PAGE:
Four Murdered Chinese Adoptees

in memory

On 15 October 2018, four Chinese intercountry adoptees were brutally murdered in their home by their white adoptive mother in Columbia, Tennessee. We honor the deaths of 14 year old Bo Li, 14 year old Meigin Lin, 15 year old Lian Lin and 17 year old Kaleigh Lin.

In light of National Adoptee Awareness Month, I assert the mantra:

Adoption creates a different life, not necessarily a better one” for adoptees.

This is a re-imagining (fiction) of the final hours from the perspective of Bo Li, one of the Chinese adoptees murdered not so long ago.

A sound like a firecracker went off. I instantly looked up from the game I was playing on my phone and turned my head around looking for the sound. A couple more bangs followed as if a fireworks show was beginning. But that seemed highly improbable and I wondered where the sound was coming from. I thought maybe they were coming from outside, but they sounded closer. Maybe one of my siblings was just slamming the door really loudly. Our house was rather large and we could each hang out in a room without anyone else and the sound could have come from anywhere. I wasn’t too concerned though and returned to my phone.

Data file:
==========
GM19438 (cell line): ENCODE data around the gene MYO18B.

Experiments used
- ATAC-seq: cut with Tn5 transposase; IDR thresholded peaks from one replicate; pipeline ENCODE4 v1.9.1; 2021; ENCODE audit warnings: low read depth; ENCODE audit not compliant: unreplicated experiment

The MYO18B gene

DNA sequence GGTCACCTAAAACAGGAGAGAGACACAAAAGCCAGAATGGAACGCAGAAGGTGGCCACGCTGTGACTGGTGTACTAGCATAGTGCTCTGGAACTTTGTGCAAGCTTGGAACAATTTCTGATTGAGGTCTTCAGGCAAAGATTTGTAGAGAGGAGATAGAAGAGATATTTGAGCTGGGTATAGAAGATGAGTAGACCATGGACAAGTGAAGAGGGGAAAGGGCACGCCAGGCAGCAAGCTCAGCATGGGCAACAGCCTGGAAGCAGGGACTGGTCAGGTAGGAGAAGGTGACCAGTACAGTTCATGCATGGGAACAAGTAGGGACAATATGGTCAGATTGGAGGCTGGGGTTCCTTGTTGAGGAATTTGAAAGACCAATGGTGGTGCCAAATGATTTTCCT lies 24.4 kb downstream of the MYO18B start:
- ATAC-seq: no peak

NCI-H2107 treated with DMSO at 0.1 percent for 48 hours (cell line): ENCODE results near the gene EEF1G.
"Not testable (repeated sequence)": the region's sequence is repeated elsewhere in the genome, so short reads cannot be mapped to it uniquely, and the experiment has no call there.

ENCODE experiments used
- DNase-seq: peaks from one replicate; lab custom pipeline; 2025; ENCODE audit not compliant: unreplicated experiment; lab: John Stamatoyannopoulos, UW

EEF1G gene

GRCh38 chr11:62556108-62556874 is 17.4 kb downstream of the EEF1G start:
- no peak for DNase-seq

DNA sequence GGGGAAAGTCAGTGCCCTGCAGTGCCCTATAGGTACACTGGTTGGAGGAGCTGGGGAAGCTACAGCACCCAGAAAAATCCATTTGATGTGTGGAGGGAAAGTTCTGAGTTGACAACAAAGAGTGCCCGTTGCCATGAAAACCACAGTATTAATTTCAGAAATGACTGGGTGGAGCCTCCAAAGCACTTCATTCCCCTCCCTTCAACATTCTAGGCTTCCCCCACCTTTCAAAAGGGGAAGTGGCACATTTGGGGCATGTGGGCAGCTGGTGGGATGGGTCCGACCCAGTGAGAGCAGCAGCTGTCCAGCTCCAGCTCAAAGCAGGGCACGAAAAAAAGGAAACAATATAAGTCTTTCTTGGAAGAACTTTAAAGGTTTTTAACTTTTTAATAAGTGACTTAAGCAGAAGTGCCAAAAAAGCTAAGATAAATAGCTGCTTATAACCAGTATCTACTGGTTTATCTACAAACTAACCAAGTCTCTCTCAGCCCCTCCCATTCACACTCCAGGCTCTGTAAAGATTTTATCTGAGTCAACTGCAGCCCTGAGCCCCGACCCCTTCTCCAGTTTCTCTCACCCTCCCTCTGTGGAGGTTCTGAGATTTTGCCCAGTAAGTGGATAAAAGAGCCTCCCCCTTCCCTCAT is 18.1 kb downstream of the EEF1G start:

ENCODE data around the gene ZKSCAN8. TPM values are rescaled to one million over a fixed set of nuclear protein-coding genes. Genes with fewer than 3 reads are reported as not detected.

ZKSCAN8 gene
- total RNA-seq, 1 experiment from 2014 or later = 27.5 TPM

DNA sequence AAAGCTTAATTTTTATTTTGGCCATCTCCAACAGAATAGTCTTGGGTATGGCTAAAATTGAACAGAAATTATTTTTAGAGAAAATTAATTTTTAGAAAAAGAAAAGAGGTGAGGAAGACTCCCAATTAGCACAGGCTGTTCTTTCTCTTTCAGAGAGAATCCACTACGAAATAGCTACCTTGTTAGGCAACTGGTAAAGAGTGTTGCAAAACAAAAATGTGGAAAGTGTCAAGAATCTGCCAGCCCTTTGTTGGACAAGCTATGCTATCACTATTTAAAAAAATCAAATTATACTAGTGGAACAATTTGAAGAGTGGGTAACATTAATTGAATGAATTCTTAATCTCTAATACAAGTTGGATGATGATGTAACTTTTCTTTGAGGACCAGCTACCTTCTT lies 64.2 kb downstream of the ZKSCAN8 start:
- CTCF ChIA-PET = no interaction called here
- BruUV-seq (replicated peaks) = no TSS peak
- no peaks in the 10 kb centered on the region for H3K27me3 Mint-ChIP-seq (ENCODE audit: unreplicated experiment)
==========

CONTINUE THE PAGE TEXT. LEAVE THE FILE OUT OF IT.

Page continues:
BANG! BANG! The same sound echoed through my ears and I began to feel a sense of fear as the same sounds rang out again. A sense of dread came over me. For some reason this feeling of fear felt familiar, as if I’d been really afraid before in my life but I couldn’t remember. My body was in its own fight or flight mode. What was happening in our home? Would the sound happen again? I paused my game and it grew surprisingly quiet. I listened carefully for any sound in the house. There was some rustling and what appeared to be footsteps, but I wasn’t too sure. I texted Meigin and Kaleigh to see if they heard something and then went back to crushing my game.